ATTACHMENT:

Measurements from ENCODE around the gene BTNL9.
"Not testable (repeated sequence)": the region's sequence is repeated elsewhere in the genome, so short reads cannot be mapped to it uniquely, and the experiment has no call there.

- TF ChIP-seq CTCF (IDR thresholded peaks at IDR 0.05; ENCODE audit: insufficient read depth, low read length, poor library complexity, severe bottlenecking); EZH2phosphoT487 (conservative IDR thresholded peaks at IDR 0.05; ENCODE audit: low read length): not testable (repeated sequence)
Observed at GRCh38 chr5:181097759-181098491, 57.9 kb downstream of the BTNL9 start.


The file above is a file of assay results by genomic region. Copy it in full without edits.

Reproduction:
Measurements from ENCODE around the gene BTNL9.
"Not testable (repeated sequence)": the region's sequence is repeated elsewhere in the genome, so short reads cannot be mapped to it uniquely, and the experiment has no call there.

- TF ChIP-seq CTCF (IDR thresholded peaks at IDR 0.05; ENCODE audit: insufficient read depth, low read length, poor library complexity, severe bottlenecking); EZH2phosphoT487 (conservative IDR thresholded peaks at IDR 0.05; ENCODE audit: low read length): not testable (repeated sequence)
Observed at GRCh38 chr5:181097759-181098491, 57.9 kb downstream of the BTNL9 start.